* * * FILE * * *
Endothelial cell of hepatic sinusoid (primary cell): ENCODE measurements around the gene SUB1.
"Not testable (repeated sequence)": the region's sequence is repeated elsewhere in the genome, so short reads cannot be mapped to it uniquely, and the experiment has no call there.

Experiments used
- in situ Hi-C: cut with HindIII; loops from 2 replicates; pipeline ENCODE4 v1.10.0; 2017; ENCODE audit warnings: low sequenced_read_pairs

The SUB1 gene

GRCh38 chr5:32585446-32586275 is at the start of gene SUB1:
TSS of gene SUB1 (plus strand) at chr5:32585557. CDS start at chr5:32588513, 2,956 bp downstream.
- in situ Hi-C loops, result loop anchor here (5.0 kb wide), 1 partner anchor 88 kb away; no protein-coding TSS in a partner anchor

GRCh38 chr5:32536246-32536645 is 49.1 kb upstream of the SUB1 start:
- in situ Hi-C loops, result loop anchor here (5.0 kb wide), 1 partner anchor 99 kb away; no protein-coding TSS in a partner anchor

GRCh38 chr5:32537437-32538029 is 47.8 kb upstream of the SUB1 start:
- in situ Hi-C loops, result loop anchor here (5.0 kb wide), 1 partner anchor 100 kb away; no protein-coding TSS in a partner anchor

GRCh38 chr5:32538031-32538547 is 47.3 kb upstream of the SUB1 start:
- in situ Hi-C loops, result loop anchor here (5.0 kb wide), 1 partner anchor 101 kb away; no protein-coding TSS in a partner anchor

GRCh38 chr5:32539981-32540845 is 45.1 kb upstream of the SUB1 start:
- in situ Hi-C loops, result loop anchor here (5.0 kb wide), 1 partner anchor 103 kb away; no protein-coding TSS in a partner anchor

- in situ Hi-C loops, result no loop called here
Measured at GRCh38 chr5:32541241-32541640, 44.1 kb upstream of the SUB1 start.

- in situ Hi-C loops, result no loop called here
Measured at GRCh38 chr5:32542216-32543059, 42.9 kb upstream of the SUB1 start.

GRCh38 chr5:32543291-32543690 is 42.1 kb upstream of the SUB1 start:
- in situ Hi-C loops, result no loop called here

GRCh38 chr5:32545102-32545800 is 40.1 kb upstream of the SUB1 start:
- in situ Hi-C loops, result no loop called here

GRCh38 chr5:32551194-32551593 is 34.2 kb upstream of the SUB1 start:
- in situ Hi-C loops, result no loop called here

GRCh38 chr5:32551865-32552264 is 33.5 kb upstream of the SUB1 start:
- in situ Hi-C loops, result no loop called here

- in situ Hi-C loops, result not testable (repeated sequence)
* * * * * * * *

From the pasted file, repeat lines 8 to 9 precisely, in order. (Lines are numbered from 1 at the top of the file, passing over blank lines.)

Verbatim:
- in situ Hi-C loops, result loop anchor here (5.0 kb wide), 1 partner anchor 88 kb away; no protein-coding TSS in a partner anchor

GRCh38 chr5:32536246-32536645 is 49.1 kb upstream of the SUB1 start: